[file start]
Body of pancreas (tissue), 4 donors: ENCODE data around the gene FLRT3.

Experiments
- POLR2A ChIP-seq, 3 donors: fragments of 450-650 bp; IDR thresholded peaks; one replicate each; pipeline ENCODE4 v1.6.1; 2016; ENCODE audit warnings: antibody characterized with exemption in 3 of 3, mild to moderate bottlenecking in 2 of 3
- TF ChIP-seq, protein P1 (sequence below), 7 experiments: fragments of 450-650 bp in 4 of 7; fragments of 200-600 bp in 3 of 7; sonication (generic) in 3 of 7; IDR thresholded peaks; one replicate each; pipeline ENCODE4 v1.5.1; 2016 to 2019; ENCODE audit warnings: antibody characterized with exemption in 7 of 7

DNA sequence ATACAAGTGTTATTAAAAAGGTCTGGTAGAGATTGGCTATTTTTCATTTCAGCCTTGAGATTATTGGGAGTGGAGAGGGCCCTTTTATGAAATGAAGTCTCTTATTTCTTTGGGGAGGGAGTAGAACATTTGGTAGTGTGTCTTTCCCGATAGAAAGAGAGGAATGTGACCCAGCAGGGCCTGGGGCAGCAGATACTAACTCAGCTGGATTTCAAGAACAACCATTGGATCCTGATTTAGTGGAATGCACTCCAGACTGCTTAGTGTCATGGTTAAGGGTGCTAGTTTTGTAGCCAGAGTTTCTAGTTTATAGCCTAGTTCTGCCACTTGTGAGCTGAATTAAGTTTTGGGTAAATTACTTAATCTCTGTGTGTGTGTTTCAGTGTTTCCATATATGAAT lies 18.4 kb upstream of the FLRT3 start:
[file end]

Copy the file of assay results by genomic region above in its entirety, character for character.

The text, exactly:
Body of pancreas (tissue), 4 donors: ENCODE data around the gene FLRT3.

Experiments
- POLR2A ChIP-seq, 3 donors: fragments of 450-650 bp; IDR thresholded peaks; one replicate each; pipeline ENCODE4 v1.6.1; 2016; ENCODE audit warnings: antibody characterized with exemption in 3 of 3, mild to moderate bottlenecking in 2 of 3
- TF ChIP-seq, protein P1 (sequence below), 7 experiments: fragments of 450-650 bp in 4 of 7; fragments of 200-600 bp in 3 of 7; sonication (generic) in 3 of 7; IDR thresholded peaks; one replicate each; pipeline ENCODE4 v1.5.1; 2016 to 2019; ENCODE audit warnings: antibody characterized with exemption in 7 of 7

DNA sequence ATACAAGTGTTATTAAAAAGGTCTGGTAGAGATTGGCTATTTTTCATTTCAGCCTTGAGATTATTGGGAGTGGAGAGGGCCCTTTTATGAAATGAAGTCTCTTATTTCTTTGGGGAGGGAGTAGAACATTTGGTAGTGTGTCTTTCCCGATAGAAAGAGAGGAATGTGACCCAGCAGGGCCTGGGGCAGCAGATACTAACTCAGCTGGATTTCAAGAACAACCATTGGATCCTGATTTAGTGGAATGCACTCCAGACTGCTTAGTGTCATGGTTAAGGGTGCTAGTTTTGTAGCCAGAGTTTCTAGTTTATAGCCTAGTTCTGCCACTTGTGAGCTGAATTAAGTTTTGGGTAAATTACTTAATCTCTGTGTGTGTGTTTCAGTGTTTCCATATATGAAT lies 18.4 kb upstream of the FLRT3 start: